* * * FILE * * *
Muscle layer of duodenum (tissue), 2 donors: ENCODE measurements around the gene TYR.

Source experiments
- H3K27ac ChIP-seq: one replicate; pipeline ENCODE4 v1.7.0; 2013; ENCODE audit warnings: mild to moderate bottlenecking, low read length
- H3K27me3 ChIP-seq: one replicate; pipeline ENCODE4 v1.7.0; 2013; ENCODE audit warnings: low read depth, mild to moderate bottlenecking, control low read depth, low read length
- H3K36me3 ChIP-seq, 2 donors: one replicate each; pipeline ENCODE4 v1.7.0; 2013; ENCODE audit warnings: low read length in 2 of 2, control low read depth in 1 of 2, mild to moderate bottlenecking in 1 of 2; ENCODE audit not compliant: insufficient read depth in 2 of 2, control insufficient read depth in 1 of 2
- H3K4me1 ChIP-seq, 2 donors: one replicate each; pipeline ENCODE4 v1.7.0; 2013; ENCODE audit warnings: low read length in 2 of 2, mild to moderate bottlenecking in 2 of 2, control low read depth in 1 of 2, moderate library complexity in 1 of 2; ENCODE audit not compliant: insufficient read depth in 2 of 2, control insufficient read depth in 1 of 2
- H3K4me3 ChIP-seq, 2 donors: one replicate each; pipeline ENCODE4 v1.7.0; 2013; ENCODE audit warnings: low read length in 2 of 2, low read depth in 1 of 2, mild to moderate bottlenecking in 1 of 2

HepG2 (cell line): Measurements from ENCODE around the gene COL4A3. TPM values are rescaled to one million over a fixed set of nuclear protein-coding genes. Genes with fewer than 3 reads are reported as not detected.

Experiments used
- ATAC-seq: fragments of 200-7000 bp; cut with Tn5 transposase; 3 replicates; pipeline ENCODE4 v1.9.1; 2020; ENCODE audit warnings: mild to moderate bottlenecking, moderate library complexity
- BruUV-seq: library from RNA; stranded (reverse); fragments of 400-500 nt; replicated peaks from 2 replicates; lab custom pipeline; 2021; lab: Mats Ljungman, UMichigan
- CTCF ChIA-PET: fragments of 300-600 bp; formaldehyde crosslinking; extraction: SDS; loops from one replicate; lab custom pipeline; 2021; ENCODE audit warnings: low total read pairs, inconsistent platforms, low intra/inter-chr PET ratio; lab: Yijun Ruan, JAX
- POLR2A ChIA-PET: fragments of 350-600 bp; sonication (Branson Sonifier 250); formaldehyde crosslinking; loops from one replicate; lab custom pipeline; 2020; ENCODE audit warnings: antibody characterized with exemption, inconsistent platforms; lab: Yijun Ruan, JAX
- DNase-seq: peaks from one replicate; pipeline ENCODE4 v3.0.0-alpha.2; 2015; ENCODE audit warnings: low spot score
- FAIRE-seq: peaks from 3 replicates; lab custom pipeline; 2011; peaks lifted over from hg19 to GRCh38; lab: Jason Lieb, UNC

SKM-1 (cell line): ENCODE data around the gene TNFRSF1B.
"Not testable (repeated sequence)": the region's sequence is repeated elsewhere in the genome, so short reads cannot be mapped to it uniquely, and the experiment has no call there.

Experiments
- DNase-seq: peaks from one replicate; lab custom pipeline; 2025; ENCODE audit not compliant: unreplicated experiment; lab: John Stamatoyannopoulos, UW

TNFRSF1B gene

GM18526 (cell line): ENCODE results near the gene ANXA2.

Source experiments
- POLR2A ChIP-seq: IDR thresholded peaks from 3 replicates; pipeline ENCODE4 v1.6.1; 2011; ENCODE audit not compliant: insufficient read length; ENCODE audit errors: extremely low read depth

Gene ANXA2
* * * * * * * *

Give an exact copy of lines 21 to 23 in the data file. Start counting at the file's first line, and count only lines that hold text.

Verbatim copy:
GM18526 (cell line): ENCODE results near the gene ANXA2.

Source experiments
- POLR2A ChIP-seq: IDR thresholded peaks from 3 replicates; pipeline ENCODE4 v1.6.1; 2011; ENCODE audit not compliant: insufficient read length; ENCODE audit errors: extremely low read depth